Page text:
Monday, 30 June 2014

Give Ted some love!

In the land of [Microsoft] word processing, Microsoft Word is King, but perhaps WordPad is the Prince. WordPad has been a default part of the Microsoft Windows operating system since Windows 95. After some years of neglect, it got a new makeover for Windows 7 and in all honesty, is all that most home users need to accomplish their word processing tasks.

In the land of FOSS/Linux, Libre Office is King, but who is Prince - AbiWord?

I would like to put forward an alternative, and it goes by the unlikely name of Ted.

If you are looking for a word processor more akin to WordPad, for simple tasks, that doesn't get in the way or try to do too many things, then you might be surprised at how nice Ted is to use:

Its author, Mark de Does, calls it "an easy rich text processor" and that's exactly what this is. Moreover, it was always intended to be the de-facto WordPad replacement for Unix/Linux. The default file format is RTF - a format that, although proprietary, is cross-platform and has been stable for many years. That means that whatever Ted produces and saves on Linux, will be untouched and replicated exactly on any other *Nix system, Microsoft, Apple, or even Android. 

Originally built on the LessTif toolkit, it hasn't changed much over the years from inception, but is now compiled with the GTK+2 toolkit, so blends in much better on a conventional Linux desktop.

Ted is a bit quirky, but once you get used to the quirks, you will realise what a nice, clutter-free change from the norm it is.

Get Ted


Ted is quite hard to find in many Linux repositories even though it was last updated in 2013. However, it's quite easy to download a .deb for Debian/Ubuntu or an RPM for Fedora/SUSE/Mandriva as the Author has kindly uploaded them to his own site:

There are some dependencies, most of which should be handled by your package manager, but certainly on Debian, you are going to need libtiff4 which you can download from Ubuntu. Install this first then install the Ted deb file:

Or, I have both packages on Github:

Start using Ted


One quirk of Ted is that is doesn't open to a new blank document by default. This is the screen you will see:

You'll have to click File|New or press Ctrl+N on your keyboard to get a new document.

Then you are presented with a clutter-free page ready for typing. The first thing you notice is the lack of a toolbar. Don't let this fool you into thinking that it is a plain text only editor - everything is found in the menus, or by bring up the Format Tool dialog.

Right-click to bring up the Format Tool which will open by default at the font dialog where you can change the font type, size and apply bold, italics or underline:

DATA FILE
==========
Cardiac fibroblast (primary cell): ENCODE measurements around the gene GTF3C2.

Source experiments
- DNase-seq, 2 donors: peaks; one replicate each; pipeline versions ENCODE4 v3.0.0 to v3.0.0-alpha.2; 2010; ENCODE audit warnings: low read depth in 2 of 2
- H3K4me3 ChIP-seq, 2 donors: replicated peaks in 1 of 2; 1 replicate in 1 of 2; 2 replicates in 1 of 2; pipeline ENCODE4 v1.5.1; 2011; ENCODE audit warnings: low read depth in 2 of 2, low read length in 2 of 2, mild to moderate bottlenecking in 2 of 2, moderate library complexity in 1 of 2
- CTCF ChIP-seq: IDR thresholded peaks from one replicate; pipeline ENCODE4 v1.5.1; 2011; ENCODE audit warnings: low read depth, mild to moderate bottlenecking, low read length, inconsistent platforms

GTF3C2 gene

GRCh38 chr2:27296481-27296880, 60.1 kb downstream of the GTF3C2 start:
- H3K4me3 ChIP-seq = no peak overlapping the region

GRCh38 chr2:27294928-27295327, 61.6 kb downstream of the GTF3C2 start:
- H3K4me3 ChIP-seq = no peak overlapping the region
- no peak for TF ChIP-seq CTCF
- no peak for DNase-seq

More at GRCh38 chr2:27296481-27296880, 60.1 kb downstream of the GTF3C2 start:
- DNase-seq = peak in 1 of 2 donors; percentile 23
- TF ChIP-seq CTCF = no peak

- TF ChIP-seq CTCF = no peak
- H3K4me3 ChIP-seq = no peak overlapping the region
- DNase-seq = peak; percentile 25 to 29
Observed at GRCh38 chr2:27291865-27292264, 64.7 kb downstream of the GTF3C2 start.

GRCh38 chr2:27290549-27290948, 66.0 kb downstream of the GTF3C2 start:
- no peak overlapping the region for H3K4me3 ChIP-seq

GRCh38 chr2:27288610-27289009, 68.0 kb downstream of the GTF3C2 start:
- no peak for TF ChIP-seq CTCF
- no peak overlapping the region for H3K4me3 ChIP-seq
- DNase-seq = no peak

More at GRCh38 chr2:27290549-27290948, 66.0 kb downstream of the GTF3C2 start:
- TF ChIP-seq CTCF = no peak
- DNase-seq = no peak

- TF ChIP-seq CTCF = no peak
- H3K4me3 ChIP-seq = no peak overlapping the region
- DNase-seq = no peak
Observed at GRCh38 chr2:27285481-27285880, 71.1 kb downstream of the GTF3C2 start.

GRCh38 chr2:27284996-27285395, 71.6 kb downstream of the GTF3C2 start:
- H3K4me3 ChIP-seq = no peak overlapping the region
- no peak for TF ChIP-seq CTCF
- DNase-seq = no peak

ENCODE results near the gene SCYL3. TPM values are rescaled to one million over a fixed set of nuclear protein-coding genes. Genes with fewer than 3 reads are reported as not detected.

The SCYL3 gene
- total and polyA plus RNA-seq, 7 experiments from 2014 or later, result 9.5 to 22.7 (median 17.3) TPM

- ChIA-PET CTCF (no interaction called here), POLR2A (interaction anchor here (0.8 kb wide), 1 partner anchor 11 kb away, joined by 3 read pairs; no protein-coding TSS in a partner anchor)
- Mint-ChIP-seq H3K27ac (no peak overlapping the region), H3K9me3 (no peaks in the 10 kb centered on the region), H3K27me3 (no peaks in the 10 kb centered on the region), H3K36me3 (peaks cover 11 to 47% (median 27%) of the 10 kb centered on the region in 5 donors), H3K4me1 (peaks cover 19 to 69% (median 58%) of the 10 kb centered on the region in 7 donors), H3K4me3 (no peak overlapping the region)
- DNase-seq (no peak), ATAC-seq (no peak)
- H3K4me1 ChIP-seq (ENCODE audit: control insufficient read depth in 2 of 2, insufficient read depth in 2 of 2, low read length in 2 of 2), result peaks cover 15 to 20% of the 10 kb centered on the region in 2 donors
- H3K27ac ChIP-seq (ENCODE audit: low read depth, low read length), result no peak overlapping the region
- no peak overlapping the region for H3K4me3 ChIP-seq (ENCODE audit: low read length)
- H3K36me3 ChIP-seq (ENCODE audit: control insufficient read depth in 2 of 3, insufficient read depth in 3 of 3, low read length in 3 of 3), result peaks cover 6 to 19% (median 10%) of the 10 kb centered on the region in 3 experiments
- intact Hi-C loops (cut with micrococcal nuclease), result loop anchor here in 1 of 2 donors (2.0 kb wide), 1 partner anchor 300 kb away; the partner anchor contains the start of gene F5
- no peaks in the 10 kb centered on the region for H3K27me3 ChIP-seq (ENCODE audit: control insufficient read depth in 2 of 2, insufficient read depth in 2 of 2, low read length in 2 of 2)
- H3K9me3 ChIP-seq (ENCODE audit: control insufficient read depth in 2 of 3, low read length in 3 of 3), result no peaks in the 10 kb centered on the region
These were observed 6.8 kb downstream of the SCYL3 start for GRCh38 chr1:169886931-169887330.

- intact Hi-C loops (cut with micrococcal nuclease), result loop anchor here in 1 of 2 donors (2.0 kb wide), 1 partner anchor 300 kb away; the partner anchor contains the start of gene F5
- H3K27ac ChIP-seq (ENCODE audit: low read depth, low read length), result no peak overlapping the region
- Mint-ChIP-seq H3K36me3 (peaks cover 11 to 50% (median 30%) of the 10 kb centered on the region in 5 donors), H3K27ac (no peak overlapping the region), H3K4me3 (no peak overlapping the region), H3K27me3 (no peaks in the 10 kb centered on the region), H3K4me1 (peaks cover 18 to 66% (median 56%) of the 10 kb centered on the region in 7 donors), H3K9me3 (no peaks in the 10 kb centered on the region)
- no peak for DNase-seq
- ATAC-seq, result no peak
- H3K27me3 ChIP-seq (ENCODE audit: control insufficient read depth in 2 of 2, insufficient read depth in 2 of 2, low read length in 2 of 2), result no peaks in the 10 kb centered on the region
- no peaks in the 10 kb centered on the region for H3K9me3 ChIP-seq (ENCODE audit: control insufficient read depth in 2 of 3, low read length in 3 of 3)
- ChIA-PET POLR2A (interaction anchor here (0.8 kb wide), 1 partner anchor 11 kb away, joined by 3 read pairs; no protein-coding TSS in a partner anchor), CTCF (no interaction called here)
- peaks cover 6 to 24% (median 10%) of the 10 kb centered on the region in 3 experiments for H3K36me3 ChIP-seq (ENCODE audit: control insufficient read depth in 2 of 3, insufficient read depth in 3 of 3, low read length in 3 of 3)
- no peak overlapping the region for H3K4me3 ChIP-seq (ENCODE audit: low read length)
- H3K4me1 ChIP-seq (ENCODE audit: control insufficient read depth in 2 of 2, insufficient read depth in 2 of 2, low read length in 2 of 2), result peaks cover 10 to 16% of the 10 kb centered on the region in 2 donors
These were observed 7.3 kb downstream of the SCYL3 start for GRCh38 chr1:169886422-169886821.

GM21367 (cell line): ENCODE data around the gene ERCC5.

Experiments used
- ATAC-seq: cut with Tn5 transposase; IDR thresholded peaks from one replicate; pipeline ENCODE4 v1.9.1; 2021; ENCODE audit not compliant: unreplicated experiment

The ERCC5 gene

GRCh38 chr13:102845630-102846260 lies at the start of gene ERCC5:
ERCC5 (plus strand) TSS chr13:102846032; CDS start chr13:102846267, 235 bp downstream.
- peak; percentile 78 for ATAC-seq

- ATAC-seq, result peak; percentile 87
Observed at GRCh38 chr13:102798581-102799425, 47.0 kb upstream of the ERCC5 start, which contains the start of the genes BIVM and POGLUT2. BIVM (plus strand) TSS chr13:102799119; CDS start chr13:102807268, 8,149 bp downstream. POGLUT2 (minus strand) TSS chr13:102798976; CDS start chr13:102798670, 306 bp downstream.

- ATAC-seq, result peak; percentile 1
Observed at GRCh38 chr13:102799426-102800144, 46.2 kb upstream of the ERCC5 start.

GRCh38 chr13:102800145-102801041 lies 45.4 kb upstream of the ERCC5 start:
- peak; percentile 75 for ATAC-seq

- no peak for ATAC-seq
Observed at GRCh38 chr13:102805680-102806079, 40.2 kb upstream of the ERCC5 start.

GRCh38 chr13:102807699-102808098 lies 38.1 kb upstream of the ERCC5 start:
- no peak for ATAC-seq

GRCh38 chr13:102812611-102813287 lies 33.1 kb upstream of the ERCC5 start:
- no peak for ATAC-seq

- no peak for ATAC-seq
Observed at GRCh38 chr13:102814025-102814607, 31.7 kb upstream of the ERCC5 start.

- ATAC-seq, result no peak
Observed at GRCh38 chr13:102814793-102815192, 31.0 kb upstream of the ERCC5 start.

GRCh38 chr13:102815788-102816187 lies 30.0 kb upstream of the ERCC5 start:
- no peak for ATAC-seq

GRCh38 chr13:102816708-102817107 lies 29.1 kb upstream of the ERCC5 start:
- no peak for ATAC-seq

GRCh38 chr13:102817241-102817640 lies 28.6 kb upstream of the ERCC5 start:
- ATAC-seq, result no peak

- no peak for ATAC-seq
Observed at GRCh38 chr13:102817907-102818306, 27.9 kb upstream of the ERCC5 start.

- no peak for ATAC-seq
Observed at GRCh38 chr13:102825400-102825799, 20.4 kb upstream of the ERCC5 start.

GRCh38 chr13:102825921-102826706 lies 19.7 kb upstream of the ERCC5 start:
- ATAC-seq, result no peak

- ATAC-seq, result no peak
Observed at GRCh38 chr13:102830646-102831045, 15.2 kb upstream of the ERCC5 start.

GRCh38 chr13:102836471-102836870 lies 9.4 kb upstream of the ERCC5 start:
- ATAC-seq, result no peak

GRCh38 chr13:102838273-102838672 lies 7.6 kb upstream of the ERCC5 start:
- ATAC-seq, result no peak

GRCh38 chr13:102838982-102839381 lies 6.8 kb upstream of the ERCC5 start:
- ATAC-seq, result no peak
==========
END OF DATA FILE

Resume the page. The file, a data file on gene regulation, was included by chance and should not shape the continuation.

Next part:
Leave this tool open and come back to it each time you need to change an aspect of the page. Click on the drop-down menu at the top and you'll see that you can use it to alter page characteristics, paragraph styles, insert a table, check spelling amongst other things.

A quick look through main application menu indicates you can insert images (which can be resized) and tables as well as other page processing commands.

If you don't already know your basic keyboard shortcuts, now's the time to learn as they'll help you use Ted with a minimum amount of fuss. They are indicated next to certain menu entries:

Conclusion


Ted is lightweight to install, in terms of memory use and in terms of it's GUI. There are enough features 'under the hood' for the vast majority of anyone's home word processing tasks. In fact, it's on a par with Google Docs for text processing features. If you want a distraction-free word processor that won't take up much room on your hard drive or use precious CPU cycles, then I can heartedly recommend this product.

Post-script


Ted is the default word processor on Theme-ix Linux releases.

To start Ted with a blank page try this:
  1. Install xdotool from your distro's repositories
  2. Create a new batch file as follows:
    #/bin/bash
    Ted &
    sleep 1
    xdotool key ctrl+n
  3. Save the batch file onto your desktop
  4. Make it executable (use Thunar or from a command line: chmod a+x batchfilename)
  5. Ted will open and a second after open a new blank file.
The online Ted manual is here:

Similar projects: FocusWriter


1 comment:

  1. Hi....

    So Ted is another word processor software that we can use for word processing having these features? I am just amazed to know about this great program.

    ReplyDelete